Table of Contents
- Workplaces of Physiotherapists
- Expertise and Abilities for Clinical Practice
- Evaluation and Identification
- Treatment and Intervention
Physiotherapists are specialists in human movement and play a crucial role in preventing, diagnosing, evaluating, treating, and rehabilitating persons whose mobility and function are threatened or impaired by aging, injury, illness or environmental causes. Physiotherapists help individuals at all stages of life to recover from injury, decrease pain and stiffness, promote mobility and movement, and maximize function and quality of life, all while taking into account physical, psychological, emotional and social wellness.
Physiotherapy is governed internationally by World Physiotherapy, which advocates that the profession of physiotherapy is responsible for articulating the profession’s scope of practice and defining the roles of physiotherapists. National physiotherapy associations are responsible for defining physiotherapy and the role of physiotherapists in health service delivery. Physiotherapists are independent practitioners who may take referrals from various sources, including the patient themself (self-referral) or other individuals associated with the patient’s care.
Physiotherapy is performed in a variety of public, private and non-profit contexts;
- Hospitals – in outpatient settings, medical and surgical wards and specialized units including critical care, coronary care, burns and rehabilitation facilities.
- Community and Primary Care Health Centers – diagnosing and treating a broad range of muscle, joint and ligament disorders, as well as women’s health, neurological and respiratory diseases. Providing therapy and counseling helps with enhancing independence.
- Schools – assisting youngsters in realizing their greatest potential.
- The Workplace – delivering ergonomic examinations, pre-employment screening, risk management and providing education to employees.
- Private Practice – diagnosing and treating a broad range of muscle, joint, and ligament issues and women’s health, neurological and respiratory diseases, among others.
Physiotherapists should have the knowledge, skills, and judgment to provide services related to, but not limited to, musculoskeletal and orthopaedic function, respiratory function, neurological function, cardiovascular function, visual function, sexual function, vestibular function, and the prescription of assistive devices to optimize function across the entire lifespan in a variety of settings and contexts. Numerous physiotherapists operate in private practice, as instructors, or as consultants in various contexts.
Physiotherapists use their professional knowledge and practical skills, along with critical thinking and interpersonal skills, to identify what is limiting an individual’s movement and function, taking into account the impact of physical, psychological, social and environmental factors to assist the individual with deciding how to best address their needs.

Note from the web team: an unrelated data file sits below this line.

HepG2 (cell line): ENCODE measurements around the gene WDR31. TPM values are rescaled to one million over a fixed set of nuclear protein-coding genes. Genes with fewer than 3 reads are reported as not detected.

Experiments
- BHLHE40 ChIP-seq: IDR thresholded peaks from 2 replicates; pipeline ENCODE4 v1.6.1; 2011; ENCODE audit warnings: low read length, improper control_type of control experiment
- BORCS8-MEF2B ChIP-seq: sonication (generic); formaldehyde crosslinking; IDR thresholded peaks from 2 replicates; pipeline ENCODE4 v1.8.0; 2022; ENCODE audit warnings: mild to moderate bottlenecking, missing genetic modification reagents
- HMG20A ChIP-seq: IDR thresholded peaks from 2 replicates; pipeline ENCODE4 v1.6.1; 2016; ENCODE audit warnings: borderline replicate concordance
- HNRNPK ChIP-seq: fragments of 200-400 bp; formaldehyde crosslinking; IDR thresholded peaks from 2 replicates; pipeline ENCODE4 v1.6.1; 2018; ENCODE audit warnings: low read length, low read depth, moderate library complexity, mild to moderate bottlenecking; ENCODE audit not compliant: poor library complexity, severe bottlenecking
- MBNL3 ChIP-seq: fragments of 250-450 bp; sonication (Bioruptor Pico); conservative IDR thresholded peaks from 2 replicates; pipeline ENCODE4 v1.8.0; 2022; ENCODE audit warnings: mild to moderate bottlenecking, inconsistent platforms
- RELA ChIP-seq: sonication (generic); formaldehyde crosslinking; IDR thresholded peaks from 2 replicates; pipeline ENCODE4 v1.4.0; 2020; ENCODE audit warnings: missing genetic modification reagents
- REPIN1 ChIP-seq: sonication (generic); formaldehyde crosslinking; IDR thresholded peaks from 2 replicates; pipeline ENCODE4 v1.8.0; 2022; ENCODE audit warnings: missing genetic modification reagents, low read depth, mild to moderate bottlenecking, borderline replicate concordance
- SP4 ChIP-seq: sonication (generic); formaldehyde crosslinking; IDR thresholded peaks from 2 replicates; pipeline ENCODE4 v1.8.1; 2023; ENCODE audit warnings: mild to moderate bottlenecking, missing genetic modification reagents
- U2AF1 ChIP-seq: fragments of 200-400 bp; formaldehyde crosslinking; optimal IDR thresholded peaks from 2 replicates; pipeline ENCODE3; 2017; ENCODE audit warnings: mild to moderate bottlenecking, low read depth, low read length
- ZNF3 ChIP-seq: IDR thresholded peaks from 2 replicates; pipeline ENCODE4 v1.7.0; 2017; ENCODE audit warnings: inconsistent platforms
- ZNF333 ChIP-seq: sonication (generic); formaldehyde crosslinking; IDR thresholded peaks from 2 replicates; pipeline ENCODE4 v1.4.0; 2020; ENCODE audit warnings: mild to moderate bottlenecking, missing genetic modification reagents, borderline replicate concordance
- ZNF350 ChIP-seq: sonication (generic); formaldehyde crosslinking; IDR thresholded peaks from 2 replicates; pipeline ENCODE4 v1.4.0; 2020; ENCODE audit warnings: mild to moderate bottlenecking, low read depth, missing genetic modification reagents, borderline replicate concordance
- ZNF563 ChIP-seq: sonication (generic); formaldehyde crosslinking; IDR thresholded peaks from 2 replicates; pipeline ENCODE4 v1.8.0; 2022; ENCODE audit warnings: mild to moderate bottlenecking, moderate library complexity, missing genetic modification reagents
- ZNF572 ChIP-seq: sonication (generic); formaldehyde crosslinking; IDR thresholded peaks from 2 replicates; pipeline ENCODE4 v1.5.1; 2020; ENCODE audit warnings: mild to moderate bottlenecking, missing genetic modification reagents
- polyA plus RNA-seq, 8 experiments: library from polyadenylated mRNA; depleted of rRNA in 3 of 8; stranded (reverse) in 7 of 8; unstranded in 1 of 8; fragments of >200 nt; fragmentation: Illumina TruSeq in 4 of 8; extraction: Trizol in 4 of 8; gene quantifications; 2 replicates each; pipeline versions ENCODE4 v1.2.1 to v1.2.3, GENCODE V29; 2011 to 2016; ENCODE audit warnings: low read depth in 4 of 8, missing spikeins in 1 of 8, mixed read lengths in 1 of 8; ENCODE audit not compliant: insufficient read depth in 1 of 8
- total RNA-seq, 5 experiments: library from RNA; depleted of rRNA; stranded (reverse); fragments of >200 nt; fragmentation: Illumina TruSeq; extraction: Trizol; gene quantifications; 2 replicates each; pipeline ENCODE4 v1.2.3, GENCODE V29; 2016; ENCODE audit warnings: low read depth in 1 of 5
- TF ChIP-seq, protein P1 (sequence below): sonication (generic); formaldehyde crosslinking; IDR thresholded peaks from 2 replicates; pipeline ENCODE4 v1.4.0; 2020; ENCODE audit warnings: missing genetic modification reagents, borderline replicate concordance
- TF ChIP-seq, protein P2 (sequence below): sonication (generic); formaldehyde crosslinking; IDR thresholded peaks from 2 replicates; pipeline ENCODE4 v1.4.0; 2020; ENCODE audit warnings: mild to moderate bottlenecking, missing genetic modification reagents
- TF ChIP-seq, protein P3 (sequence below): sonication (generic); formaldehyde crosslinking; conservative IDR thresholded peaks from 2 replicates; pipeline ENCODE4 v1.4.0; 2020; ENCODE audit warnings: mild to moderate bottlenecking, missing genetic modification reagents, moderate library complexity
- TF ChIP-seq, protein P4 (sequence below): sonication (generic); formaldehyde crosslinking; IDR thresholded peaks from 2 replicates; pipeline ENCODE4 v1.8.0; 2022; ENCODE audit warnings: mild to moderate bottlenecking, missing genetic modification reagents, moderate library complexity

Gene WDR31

This involves the examination of people or groups with real or anticipated impairments, activity limits, or participation restrictions through the use of history, screening, and particular tests and assessments. Physiotherapists must do the following:
- Conduct a thorough examination/evaluation of the patient/client/population or the demands of a client group.
- Evaluate the examination/assessment results to establish clinical determinations on patients/clients.
- Implement a physical therapist intervention/treatment and education program following needs of the patient/client.
- Evaluate and reevaluate the results of all interventions, therapies and education.
- Make suggestions on self-management.
- Collaborate with health experts and other influential parties.
- Formulate a diagnostic, prognosis and plan.
- Provide advice within the scope of their knowledge and evaluate whether patients/clients need a referral to another specialist.
Intervention and treatment targets the prevention of impairments, activity limits, participative restrictions, disability and injury, as well as the promotion and maintenance of health, quality of life, workability, and physical fitness across all age groups and demographics. Intervention is executed and changed to achieve agreed-upon objectives, and interventions may include but are not limited to the following:
- Physical therapy exercise
- Training in self-care, home management, employment, community and recreation
- Manual treatment approaches (mobilization/manipulation included)
- Prescription, application, and construction of equipment and devices (assistive, adaptive, orthotic, protective, supportive, prosthetic)
- Airway clearance techniques
- Breathing procedures
- Integumentary repair and protection approaches
- Electrotherapeutic interventions
- Physical factors and mechanical procedures
Visit your Langley area’s best physiotherapists today and experience the benefits for yourself. Call us at (778) 278-4755 or visit fraserlifephysio.ca online today.